This Stock Is Like Tesla, Minus the Risk

Stephen McBride  |

Source: Pixabay, Blomst

Tesla is the hottest stock on earth right now. The electric car disruptor has shot up 220% since September, leaving every other S&P 500 company in the dust. Take a look:

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Over the past two weeks, dozens of folks have asked me: “Is now the time to buy Tesla’s stock?” Maybe you’re wondering the same thing.

As I’ll show you, the electric vehicle (EV) megatrend is ramping up, but Tesla isn’t the best way to play it. Yes, it just had a spectacular run-up, but its future is uncertain.

Meanwhile, there’s a safer, smarter, even more lucrative way to play the electric car boom for the long haul—one that will prove to be the real winner of this budding megatrend.

My long-time readers are already up 30% on this stock. And I’m sharing it with you today because I expect it to at least double from here.

I’ll explain why in a minute. But first, let me update you on where we are today.

Today, there are over seven million electric cars driving around the world. Roughly 750,000 are in America.

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In June 2019, I wrote:

Now, it seems everyone is going “all in” on electric cars:

In all, roughly 100 new electric car models are expected to be released over the next two years!

Unlike regular cars, when you pop the hood on an electric car, you won’t find an engine. They run on batteries, like the one in your smartphone—but 10,000X more powerful.

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In fact, the battery is by far the most critical part of an EV. It determines how far you can drive before you have to “refuel” at a charging station.

In 2011, most EVs couldn’t travel more than 70 miles before you had to plug them into a socket. And it used to take anywhere from 3–8 hours to fully charge. But now, thanks to one specific metal, batteries have drastically improved.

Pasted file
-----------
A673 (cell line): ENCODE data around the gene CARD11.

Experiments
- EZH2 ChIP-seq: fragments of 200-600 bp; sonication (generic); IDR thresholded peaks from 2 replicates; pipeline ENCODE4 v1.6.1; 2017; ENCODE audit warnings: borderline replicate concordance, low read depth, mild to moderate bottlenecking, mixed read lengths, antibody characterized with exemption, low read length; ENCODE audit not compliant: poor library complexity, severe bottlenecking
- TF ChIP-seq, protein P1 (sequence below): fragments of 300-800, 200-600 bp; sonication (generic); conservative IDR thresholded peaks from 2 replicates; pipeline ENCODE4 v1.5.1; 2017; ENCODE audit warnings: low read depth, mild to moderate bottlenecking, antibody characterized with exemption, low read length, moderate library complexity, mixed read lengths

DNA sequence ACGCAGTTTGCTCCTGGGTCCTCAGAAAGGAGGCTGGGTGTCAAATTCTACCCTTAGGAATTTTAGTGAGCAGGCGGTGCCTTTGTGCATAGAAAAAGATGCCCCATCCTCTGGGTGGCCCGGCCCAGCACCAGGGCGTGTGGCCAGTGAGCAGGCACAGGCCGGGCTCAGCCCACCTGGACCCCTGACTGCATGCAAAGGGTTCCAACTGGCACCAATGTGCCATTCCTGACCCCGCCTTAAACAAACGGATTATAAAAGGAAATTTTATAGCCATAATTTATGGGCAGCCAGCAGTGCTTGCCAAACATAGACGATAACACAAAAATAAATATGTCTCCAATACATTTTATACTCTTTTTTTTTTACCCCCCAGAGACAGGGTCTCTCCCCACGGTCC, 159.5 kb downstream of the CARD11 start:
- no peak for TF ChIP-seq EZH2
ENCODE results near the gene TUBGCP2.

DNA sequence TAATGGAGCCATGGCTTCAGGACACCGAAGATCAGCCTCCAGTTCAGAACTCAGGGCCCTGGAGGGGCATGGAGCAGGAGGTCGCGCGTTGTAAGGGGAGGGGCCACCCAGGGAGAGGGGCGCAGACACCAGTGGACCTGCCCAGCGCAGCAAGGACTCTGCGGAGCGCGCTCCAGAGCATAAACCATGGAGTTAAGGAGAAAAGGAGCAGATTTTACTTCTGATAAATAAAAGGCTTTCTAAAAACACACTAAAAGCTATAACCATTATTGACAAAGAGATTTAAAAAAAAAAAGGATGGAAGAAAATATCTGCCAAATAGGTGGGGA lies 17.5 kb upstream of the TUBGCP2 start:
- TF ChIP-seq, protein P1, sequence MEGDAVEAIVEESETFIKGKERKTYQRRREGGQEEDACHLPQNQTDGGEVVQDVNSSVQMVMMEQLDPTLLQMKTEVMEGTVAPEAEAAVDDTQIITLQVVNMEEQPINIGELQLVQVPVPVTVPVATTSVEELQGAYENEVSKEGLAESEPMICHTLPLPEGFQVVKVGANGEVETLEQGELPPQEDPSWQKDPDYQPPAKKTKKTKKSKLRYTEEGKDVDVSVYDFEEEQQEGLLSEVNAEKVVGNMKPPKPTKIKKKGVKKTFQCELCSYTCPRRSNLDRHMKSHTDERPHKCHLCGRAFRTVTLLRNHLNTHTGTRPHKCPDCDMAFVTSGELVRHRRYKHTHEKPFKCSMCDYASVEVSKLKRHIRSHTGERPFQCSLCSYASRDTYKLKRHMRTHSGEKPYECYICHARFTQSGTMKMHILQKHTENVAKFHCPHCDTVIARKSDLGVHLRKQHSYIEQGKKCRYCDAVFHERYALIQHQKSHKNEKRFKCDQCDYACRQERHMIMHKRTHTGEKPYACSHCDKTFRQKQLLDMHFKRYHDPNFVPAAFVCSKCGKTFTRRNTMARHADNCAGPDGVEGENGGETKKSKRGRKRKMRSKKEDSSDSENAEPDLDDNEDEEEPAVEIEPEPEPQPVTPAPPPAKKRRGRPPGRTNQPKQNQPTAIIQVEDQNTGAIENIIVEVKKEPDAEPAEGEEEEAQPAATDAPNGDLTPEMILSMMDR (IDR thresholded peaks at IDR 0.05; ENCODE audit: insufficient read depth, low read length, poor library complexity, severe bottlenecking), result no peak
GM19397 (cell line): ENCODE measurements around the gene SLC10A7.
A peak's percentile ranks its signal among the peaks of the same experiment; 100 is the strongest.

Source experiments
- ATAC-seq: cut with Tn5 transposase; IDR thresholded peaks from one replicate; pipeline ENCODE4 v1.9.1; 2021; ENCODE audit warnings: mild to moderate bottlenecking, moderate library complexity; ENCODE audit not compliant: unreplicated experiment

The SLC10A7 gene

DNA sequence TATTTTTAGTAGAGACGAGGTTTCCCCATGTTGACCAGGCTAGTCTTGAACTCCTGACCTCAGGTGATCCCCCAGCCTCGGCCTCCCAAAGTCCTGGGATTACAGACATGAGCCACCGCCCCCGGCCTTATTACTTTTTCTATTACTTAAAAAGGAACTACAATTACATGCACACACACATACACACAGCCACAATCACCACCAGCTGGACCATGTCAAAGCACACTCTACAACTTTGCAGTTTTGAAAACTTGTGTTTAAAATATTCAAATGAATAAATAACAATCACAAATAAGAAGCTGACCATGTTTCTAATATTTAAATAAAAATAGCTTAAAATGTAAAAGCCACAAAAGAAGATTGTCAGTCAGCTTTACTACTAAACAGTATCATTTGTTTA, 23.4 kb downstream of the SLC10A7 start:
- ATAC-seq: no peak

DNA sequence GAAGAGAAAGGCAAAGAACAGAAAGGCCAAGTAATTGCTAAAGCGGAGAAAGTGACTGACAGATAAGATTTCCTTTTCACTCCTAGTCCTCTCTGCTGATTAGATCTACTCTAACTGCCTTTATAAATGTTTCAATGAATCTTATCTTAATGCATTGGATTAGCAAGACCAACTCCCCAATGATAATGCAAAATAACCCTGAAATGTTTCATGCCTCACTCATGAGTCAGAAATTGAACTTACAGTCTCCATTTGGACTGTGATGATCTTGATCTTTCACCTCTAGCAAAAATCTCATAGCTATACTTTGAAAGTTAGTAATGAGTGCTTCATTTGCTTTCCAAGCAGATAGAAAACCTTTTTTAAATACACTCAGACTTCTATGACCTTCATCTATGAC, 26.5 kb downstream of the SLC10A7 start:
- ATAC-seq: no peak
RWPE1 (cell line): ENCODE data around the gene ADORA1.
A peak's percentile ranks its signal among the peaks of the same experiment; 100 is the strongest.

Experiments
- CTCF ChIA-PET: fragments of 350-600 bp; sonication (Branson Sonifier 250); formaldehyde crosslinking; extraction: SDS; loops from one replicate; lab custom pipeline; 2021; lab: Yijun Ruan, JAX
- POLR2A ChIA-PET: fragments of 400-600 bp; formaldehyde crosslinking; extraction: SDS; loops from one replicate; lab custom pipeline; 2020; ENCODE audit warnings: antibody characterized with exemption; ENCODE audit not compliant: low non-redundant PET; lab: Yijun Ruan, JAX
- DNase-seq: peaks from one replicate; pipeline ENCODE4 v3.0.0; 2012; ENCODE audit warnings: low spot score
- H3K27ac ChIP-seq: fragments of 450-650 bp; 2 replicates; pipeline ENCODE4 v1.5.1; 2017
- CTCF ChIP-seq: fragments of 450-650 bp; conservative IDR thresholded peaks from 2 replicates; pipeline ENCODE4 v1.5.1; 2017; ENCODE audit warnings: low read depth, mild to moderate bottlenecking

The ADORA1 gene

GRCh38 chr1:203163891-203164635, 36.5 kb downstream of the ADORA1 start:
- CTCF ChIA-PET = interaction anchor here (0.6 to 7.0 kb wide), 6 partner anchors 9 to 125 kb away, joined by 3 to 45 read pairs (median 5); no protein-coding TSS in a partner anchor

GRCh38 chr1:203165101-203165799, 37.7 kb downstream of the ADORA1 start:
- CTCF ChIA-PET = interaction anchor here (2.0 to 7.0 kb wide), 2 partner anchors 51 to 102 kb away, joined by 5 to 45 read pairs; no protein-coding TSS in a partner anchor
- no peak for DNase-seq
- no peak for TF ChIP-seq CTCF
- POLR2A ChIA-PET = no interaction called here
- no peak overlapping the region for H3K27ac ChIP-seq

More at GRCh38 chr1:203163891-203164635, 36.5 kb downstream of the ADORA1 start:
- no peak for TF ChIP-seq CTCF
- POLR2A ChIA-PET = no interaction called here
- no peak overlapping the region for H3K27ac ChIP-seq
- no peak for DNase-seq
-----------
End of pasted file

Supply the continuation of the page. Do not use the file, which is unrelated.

Now, high-end EVs like Tesla’s Model S go well over 250 miles before you have to plug them in. And Tesla’s new superchargers can fill the battery up to 85% in less than an hour!

As you can imagine, batteries powerful enough to run a car for over 250 miles must be able to store huge amounts of energy. But they also have to be relatively lightweight.

In battery tech, there’s always a trade-off between size and power. It would be great if your cell phone held enough power to last a whole month. But the battery would be the size of your fridge.

This trade-off made lithium—the world’s lightest metal—the perfect “fuel” for electric cars. In short, the metal crams more power into smaller, lighter devices. This is why lithium batteries already power your cell phone and laptop.

Lithium is probably best-known as a drug to treat bipolar disorder. Only tiny amounts of lithium are needed for these purposes. Even your phone battery contains only about a teaspoon of lithium.

But now, every electric car maker on the planet has to buy boatloads of lithium to stay relevant. Goldman Sachs research estimates there is roughly 150 lbs. of lithium in Tesla’s Model 3 battery. Roughly 10,000X more lithium than is in your phone battery!

The same report estimates for every 250,000 electric cars made, lithium demand jumps 70,000 tons/year.

I recommended the world’s largest lithium producer Albemarle back in June. Albemarle controls 25% of the lithium market and owns the purest lithium mines on the planet.

Shares have been on a tear over the past few months, jumping to their highest level since 2018:

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But it’s not too late to get in on this trade. I expect the stock to at least double from here.

Albemarle is the number-one way to profit as electric cars take over US roads. Right now, Tesla makes the best electric cars on the market. But as I mentioned, every major car company in the world is going electric.

Picking a winner in the auto industry is extremely hard. By owning Albemarle, we don’t have to back a horse in this race. We’ll make money whether Tesla, GM, Ford, or BMW comes out on top.

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Equities Contributor: Stephen McBride

Source: Equities News

DISCLOSURE: The views and opinions expressed in this article are those of the authors, and do not necessarily represent the views of equities.com. Readers should not consider statements made by the author as formal recommendations and should consult their financial advisor before making any investment decisions. To read our full disclosure, please go to: http://www.equities.com/disclaimer.

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